PubMed 10884308

Referenced in Channelpedia wiki pages of: none

Automatically associated channels: Kv1.5

Title: Modulation of Kv1.5 currents by Src tyrosine phosphorylation: potential role in the differentiation of astrocytes.

Authors: S N MacFarlane, H Sontheimer

Journal, date & volume: J. Neurosci., 2000 Jul 15 , 20, 5245-53

PubMed link:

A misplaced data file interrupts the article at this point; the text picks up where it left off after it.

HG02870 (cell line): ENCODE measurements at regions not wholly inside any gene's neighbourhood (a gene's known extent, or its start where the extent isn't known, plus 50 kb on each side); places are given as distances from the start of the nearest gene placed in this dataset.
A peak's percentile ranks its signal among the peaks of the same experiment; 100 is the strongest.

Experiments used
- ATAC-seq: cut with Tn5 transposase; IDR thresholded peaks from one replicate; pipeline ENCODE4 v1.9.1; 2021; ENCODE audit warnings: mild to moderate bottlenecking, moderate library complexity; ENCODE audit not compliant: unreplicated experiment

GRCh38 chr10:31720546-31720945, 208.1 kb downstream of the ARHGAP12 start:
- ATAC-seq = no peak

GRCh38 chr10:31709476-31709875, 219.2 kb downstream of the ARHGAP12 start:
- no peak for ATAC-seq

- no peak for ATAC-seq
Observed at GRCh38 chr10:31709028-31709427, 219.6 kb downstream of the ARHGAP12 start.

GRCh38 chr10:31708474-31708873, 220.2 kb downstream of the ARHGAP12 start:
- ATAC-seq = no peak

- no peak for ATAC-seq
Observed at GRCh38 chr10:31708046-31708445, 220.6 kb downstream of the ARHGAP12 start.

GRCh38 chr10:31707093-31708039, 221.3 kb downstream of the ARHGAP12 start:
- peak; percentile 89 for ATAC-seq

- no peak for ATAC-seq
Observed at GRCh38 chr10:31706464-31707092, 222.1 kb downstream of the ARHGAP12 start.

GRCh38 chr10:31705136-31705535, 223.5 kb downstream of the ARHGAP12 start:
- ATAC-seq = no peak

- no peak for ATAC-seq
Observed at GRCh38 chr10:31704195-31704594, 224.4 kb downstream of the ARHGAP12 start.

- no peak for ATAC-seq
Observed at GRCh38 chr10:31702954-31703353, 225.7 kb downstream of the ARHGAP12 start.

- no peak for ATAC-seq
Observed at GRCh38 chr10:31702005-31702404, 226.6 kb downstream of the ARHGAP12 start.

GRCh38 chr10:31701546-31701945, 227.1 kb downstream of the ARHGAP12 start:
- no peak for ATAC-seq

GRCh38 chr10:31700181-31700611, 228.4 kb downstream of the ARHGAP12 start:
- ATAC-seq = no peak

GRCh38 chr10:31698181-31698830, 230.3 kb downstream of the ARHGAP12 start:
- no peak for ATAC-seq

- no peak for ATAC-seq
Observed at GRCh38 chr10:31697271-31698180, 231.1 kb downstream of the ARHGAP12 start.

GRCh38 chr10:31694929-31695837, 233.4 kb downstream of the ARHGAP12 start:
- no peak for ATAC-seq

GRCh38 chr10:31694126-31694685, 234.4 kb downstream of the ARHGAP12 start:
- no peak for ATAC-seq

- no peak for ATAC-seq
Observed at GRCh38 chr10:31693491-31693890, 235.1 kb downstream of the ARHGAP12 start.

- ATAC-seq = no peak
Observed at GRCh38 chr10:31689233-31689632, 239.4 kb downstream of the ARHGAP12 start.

Using biophysical techniques, we previously have implicated outwardly rectifying potassium currents in the proliferation of cultured spinal cord astrocytes and have demonstrated that delayed rectifier potassium currents (I(Kd)), in particular, are upregulated on entry into the cell cycle and downregulated with cell cycle exit and differentiation. In the present study, using specific antibodies and antisense oligodeoxynucleotides, we show that this proliferation-dependent potassium current is mediated by the Shaker potassium channel Kv1.5. Downregulation of Kv1.5 protein by antisense oligodeoxynucleotides reduces astrocyte proliferation by approximately 50%, although no observed changes occur in Kv1.5 protein expression during spontaneous differentiation in culture. Tyrosine phosphorylation of Kv1.5, however, is downregulated markedly in differentiated cells but unaltered on cell cycle arrest. Using immunoprecipitation, we show that Kv1.5 is associated with Src family protein tyrosine kinases and that this association does not change with cell differentiation. Inhibition of kinase activity with the Src-specific inhibitor PP2 decreases Kv1.5 phosphorylation, reduces I(Kd), and inhibits astrocyte proliferation, specifically in the G(0)/G(1) phase of cell cycle. Conversely, I(Kd) are potentiated when active Src is present in the pipette. Transfection of quiescent astrocytes with constitutively active Src (Src Y529F) causes marked upregulation of astrocyte proliferation. These data suggest that Kv1. 5 is phosphorylated constitutively by Src kinases during growth and that downregulation of Src activity may underlie both astrocyte differentiation and the accompanying changes in delayed rectifier potassium channel activity.